Michigan Bed Bath & Beyond closing

  • Allen Park: 3180 Fairlane Drive

Missouri Bed Bath & Beyond closure

  • Kansas City: 8520 North Evanston Ave.

Nebraska Bed Bath & Beyond store closure

  • Lincoln: 5040 N. 27th Street

New Jersey Bed Bath closing stores

  • Howell: 4075 Route 9
  • Rockaway: 202 Enterprise Drive

New York Bed Bath & Beyond store closings

  • Flushing: 40-24 College Point Blvd.
  • New York: 410 E. 61st St.
  • Rochester: 3349 Monroe Ave.
  • Staten Island: 2700 Veterans Road West
  • Syracuse: 3597 W Genesee St.
  • Watertown: 21855 Towne Center Drive

North Carolina Bed Bath closing locations

  • Concord: 8241 Concord Mills Blvd.
  • Raleigh: 6270 Glenwood Ave.

Ohio Bed Bath & Beyond closing stores

  • Beavercreek: 2720 Towne Drive
  • Columbus: 1170 Polaris Parkway
  • Holland: 1230 S. Holland Sylvania Road
  • Pickerington: 1750 Hill Road North

Oregon Bed Bath & Beyond closure

  • Gresham: 719 NW 12th St.

Pennsylvania closing Bed Bath store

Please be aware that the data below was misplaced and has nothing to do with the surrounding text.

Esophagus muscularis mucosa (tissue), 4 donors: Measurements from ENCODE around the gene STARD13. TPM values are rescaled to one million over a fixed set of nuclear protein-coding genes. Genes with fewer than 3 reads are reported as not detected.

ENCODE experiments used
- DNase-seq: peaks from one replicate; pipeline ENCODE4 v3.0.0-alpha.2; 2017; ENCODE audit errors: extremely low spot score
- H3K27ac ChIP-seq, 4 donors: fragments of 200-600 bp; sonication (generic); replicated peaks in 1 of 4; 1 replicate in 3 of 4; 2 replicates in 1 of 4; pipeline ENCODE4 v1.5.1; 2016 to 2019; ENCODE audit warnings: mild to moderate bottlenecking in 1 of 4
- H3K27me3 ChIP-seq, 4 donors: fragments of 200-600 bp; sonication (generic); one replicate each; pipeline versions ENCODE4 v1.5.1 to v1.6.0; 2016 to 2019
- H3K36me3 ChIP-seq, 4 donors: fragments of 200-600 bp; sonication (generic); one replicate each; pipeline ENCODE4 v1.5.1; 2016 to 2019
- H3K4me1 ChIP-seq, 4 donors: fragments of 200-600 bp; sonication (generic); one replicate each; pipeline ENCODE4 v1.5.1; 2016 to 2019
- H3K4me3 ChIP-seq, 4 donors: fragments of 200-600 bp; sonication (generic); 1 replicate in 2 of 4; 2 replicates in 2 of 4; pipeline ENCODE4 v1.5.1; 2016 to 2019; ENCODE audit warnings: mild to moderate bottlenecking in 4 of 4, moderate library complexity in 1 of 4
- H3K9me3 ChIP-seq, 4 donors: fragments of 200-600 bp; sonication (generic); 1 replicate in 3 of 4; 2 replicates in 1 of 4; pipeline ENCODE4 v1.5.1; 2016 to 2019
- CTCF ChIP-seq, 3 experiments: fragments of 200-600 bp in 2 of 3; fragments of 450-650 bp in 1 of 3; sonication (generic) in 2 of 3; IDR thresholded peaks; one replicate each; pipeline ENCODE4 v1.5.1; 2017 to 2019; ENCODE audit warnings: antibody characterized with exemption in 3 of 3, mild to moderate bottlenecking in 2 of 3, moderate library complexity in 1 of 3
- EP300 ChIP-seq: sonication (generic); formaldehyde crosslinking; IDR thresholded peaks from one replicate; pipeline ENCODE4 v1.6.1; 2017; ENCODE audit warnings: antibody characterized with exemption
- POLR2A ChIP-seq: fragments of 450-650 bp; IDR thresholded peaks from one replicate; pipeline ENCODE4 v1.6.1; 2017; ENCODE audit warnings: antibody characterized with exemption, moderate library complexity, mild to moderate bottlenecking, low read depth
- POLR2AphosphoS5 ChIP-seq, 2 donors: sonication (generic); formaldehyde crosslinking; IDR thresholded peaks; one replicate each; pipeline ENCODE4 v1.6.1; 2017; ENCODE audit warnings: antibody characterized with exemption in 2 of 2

• Plymouth Meeting: 2410 Chemical Road

Tennessee Bed Bath store closure

  • Nashville: 211 Opry Mills Drive

Texas Bed Bath & Beyond store closings

  • Austin: 9333 Research Blvd.
  • Hurst: 853 Northeast Mall Drive
  • Missouri City: 5752 Highway 6
  • Watauga: 7616 Denton Highway

Utah Bed Bath & Beyond closures

  • Layton: 2159 Harris Blvd.
  • West Jordan: 7142 South Plaza Center Drive

Virginia Bed Bath & Beyond closing

  • Arlington: 900 Army Navy Drive

Washington Bed Bath closure

  • Everett: 1130 SE Everett Mall Way

West Virginia Bed Bath store closure 

  • Martinsburg: 172 Retail Commons Parkway

Wisconsin Bed Bath store closings 

  • Brookfield: 605 Main St.

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Follow USA TODAY reporter Kelly Tyko on Twitter: @KellyTyko

Read or Share this story: https://www.usatoday.com/story/money/2020/09/18/bed-bath-beyond-store-closures-2020-list-coronavirus/3478536001/

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Apple Store

Apple’s new App Store rules carve out loopholes for xCloud, Stadia, and more – The Verge